Kakunodate (角館) was first founded in 1620 by
Yoshikatsu Ashina who was one of the retainers of Lord
Yoshinobu Satake. The town was built north of
Kakunodate Castle, which was situated at the top of
Mount Furushiro. Kakunodate was built as a military
stronghold because it was strategically constructed to be
surrounded by three mountains and Hinokinaigawa River
to the south for defense. The layout of Kakunodate can
be broken up into two districts. The northern district is
where the samurai built their homes in the Uchimachi or
Inner Town. The southern district was occupied by
townsfolk and merchants, which is also known as
Tomachi or Outer Town. In the center is the “Firebreak”
plaza that distinctively separates the two areas.
Kakunodate Castle was to act as the mountain fortress,
but when the Tokugawa Shogunate issued the one castle
per domain rule the structure was discarded. Nothing
remains of the castle today, but it is still a beautiful spot
to see the entire city.
Back when the city was developing, 80 samurai families made large residences in the northern district, which are still there today. Many of them are occupied by the descendants of the samurai and only 5 of them are open to the public. These houses can be spotted by the black fences marking the perimeter of their estate. With the lack of damage from any of the wars Japan was involved in, Kakunodate was able to maintain its Edo period landscape. Kakunodate is not only famous for its well preserved samurai district it is also known as a top cherry blossom viewing spot. There are over 700 weeping cherry trees (shidarezakura) all over the city and many of them are lined up by the Hinokinaigawa River and down the samurai dori (street). It is said that the trees were brought to the area over 350 years ago from Kyoto. It can also be one of the reasons why Kakunodate is referred to as “Little Kyoto.” The merchant district is a notable area, but is widely unknown by tourists.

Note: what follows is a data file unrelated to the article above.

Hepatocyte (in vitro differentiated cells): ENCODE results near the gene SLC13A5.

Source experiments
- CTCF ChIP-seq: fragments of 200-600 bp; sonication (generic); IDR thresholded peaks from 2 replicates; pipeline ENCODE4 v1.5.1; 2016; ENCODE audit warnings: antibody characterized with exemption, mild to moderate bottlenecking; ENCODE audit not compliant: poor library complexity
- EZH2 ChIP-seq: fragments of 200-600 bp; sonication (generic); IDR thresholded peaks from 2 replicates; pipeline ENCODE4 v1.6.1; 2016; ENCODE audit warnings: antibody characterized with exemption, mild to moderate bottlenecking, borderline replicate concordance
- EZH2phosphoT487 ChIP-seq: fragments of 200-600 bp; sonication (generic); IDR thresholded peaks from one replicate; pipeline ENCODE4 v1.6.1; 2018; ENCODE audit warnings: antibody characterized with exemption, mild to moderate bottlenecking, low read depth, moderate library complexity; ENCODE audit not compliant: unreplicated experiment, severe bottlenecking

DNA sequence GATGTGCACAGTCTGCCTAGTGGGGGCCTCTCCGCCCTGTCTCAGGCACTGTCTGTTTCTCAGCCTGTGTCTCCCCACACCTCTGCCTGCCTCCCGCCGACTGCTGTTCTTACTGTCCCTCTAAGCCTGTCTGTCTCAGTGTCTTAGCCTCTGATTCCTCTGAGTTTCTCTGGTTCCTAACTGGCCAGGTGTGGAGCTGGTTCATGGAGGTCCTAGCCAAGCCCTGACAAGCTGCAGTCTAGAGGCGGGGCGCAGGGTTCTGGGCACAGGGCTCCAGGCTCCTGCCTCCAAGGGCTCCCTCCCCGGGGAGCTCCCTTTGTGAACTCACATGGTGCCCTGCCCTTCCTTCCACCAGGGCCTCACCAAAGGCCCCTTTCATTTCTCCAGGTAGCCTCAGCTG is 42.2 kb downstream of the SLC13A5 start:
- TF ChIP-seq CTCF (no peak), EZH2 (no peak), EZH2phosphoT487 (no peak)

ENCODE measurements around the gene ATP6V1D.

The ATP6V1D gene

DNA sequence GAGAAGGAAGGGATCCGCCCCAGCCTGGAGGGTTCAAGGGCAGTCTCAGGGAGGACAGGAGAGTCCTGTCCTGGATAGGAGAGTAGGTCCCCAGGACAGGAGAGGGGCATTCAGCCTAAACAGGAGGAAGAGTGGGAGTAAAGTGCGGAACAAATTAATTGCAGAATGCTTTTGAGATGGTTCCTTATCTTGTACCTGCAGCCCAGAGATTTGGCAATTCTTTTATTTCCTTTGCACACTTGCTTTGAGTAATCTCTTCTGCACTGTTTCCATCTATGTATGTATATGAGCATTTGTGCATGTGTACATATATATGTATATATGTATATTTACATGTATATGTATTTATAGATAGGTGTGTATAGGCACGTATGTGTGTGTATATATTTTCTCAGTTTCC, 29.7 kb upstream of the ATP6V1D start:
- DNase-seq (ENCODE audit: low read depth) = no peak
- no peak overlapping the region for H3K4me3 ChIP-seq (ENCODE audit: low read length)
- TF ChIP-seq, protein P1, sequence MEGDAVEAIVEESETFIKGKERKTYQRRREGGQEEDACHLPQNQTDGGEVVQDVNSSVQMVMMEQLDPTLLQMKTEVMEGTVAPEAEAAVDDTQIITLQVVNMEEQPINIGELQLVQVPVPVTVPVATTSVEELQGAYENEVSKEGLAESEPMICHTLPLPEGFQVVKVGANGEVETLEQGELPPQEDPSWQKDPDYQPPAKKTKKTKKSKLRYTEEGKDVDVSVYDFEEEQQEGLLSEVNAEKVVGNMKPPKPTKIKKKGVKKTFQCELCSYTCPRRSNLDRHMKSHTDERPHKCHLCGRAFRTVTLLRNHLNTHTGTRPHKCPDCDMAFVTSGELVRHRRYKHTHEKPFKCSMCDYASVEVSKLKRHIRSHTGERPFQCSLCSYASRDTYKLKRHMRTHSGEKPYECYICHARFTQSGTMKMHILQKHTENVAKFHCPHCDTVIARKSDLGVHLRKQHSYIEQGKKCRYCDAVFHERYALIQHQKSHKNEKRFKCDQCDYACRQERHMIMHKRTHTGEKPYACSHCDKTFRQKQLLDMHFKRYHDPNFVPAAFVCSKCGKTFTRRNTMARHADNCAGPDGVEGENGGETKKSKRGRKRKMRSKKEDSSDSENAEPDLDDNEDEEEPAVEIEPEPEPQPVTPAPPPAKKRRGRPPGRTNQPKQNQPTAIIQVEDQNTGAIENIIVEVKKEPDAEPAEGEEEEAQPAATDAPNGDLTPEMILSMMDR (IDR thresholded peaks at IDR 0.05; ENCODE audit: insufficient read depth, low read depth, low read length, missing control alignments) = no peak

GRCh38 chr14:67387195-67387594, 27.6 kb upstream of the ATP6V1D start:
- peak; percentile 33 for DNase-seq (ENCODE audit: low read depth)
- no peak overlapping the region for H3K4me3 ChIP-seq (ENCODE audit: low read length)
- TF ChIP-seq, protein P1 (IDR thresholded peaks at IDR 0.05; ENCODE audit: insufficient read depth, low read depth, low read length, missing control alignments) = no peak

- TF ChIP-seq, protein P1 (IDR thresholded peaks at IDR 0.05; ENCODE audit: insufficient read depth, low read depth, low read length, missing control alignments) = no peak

Festivals in Kakunodate are almost as old as the city itself. Many of the festivals in Japan tend to lack the reverie to a deity. The Oyama-buttsuke also known as the Kakunodate Festival keeps the simple religious beliefs of waiting and revering the deity with fierce events. From September 7 to 9 dashi (floats) are pulled by the young men through the town with performances following suit. The traditional dances perform to the sound of Akita folk music. If the floats ever cross paths then a collision ensues to determine, which one has the right of way. It is a tradition that has continued for over 350 years and is a wonderful event to witness. There is also the Fire and Snow Festival, also known as Hiburi Kamakura Festival, held on February 13 to 14, which is a purification ceremony. The participants swing a bundle of rice straw around their body to ward off evil spirits and wish for a healthy new year. It is recommended to wear something over your head to prevent the embers from landing directly on top.